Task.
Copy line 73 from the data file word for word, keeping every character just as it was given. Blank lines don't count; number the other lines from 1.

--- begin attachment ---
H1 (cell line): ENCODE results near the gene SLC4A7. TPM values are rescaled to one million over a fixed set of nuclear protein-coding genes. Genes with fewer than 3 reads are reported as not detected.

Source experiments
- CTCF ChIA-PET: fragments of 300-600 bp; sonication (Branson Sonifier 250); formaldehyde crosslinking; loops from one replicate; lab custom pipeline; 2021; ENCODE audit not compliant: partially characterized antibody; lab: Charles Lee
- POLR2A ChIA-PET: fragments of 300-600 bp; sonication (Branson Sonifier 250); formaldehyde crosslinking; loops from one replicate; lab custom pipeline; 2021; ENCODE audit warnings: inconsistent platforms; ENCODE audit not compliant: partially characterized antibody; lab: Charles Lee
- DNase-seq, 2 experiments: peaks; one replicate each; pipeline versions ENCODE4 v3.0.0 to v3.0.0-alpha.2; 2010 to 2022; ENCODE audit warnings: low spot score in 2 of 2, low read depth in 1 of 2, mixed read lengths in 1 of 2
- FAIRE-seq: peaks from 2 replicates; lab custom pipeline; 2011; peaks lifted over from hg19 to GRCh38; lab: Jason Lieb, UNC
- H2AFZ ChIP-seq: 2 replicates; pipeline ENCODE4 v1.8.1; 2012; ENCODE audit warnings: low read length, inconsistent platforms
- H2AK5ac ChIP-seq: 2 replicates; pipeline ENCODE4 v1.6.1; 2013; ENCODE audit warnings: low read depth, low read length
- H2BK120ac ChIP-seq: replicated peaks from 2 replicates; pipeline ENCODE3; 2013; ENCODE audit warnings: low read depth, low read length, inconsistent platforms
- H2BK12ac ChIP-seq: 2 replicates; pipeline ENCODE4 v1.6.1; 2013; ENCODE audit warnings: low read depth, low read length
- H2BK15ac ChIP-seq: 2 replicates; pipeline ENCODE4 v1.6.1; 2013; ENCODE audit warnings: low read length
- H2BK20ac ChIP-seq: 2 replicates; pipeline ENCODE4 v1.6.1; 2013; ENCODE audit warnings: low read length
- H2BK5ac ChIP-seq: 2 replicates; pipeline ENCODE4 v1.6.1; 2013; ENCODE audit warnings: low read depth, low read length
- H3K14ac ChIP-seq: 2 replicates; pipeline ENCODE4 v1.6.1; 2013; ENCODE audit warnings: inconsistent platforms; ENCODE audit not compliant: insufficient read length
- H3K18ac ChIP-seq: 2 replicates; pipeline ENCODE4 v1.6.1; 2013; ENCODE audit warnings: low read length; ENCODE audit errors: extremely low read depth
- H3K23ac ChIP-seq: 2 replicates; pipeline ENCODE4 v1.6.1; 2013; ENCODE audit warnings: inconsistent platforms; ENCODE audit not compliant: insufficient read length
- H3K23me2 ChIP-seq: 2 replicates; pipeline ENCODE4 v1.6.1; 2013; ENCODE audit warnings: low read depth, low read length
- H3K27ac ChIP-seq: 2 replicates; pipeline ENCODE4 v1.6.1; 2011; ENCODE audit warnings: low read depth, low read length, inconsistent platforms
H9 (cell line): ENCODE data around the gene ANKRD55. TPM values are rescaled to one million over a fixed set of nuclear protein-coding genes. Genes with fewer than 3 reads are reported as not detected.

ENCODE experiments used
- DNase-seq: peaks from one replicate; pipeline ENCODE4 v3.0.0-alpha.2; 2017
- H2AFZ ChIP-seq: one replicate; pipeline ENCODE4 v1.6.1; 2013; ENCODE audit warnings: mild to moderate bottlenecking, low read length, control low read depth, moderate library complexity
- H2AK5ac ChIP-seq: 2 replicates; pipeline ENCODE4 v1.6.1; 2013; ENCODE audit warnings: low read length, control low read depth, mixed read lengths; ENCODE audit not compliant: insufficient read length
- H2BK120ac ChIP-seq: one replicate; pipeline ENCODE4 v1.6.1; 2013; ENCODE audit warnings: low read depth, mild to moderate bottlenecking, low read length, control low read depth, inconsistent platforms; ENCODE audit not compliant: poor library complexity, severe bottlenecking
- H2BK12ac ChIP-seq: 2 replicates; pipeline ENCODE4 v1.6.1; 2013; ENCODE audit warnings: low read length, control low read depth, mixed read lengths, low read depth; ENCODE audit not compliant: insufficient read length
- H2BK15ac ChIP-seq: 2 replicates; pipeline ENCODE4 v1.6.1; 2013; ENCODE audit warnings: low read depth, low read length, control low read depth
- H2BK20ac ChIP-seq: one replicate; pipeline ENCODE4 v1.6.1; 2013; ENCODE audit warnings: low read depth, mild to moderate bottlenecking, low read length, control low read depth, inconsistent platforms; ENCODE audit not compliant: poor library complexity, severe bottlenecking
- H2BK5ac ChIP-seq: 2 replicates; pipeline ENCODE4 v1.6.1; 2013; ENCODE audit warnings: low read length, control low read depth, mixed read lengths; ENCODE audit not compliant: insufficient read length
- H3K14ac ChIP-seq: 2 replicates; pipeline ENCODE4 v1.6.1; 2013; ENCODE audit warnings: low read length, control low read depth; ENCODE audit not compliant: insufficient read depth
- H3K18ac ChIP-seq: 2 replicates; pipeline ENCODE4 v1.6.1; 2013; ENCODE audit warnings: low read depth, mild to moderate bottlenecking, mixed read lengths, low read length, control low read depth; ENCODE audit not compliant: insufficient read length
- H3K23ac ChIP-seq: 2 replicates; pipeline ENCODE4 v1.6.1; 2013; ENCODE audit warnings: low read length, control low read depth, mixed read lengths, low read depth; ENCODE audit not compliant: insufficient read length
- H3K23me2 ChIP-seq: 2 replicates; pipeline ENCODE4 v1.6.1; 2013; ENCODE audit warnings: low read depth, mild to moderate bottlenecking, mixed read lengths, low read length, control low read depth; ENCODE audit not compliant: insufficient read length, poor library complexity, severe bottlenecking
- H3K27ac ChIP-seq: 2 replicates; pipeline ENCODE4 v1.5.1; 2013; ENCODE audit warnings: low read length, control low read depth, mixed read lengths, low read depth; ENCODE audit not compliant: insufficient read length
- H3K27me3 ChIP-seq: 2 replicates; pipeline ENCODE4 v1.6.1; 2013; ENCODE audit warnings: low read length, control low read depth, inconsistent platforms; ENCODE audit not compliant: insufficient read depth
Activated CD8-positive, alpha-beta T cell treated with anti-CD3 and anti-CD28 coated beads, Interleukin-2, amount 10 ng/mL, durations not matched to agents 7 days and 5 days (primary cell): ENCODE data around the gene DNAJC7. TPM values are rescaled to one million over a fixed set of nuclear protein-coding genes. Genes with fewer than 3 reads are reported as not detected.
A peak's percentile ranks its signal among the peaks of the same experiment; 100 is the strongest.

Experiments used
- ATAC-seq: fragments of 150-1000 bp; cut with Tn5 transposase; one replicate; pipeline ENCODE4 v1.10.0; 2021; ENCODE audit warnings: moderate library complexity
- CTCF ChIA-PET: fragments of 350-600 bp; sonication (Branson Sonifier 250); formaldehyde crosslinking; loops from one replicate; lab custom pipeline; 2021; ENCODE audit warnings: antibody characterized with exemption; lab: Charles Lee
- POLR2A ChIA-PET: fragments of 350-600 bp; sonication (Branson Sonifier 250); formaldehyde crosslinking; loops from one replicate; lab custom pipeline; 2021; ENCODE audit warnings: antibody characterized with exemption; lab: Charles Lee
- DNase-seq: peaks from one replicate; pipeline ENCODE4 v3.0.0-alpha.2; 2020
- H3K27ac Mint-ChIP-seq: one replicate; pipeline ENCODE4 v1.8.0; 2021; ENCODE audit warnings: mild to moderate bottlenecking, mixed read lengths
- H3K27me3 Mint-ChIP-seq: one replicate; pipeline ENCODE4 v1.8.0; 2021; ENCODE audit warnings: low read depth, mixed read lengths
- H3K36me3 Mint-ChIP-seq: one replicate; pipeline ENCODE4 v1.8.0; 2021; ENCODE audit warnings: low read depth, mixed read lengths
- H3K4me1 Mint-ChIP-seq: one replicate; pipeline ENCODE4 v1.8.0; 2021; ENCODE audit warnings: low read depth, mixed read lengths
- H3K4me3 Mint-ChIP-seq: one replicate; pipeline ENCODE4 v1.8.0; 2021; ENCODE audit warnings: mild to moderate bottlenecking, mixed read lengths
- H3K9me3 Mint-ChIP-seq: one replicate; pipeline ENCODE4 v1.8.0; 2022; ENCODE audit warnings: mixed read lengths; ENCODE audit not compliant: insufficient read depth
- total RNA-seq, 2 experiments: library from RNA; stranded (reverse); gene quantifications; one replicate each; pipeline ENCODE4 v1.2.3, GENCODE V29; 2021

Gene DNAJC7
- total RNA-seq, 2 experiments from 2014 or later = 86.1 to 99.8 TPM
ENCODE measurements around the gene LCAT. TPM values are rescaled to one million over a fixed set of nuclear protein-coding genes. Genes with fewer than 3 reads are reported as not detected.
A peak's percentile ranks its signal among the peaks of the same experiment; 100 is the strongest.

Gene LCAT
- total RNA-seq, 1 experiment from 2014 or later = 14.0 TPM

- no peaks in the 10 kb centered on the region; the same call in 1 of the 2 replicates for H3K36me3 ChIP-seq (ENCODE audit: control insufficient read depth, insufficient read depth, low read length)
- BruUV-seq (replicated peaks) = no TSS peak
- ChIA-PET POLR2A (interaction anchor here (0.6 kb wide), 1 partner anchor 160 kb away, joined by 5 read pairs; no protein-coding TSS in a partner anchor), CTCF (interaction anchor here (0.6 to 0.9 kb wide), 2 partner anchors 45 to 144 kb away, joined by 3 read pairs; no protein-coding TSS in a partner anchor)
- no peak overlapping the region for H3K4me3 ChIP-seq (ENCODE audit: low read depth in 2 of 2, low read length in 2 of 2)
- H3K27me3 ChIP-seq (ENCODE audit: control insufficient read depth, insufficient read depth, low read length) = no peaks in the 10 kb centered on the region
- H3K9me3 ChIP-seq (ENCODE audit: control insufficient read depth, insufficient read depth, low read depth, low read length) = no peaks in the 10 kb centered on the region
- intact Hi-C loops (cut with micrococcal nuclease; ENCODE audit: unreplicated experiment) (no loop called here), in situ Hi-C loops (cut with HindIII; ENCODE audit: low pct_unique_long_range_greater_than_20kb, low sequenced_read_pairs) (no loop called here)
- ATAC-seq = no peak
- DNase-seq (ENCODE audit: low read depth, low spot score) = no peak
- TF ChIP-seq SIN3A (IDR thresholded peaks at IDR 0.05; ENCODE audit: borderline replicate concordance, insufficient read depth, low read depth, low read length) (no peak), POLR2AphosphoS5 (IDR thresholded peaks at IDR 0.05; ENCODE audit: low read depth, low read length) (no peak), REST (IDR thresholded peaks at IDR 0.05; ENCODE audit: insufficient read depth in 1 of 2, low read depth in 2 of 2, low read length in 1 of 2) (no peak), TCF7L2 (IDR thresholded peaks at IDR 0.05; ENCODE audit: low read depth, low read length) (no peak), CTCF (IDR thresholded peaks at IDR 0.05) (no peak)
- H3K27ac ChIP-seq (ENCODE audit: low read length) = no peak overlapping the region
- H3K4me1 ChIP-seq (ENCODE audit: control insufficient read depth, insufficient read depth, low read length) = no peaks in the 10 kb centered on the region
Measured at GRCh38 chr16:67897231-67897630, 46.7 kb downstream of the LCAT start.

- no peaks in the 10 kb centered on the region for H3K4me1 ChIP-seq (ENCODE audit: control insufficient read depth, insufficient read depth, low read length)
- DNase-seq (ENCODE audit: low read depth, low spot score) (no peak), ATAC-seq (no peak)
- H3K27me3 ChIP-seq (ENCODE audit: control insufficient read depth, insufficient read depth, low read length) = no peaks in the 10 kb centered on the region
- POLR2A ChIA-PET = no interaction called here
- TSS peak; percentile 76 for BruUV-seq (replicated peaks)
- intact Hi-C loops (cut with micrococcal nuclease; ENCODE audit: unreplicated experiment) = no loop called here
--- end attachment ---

- intact Hi-C loops (cut with micrococcal nuclease; ENCODE audit: unreplicated experiment) = no loop called here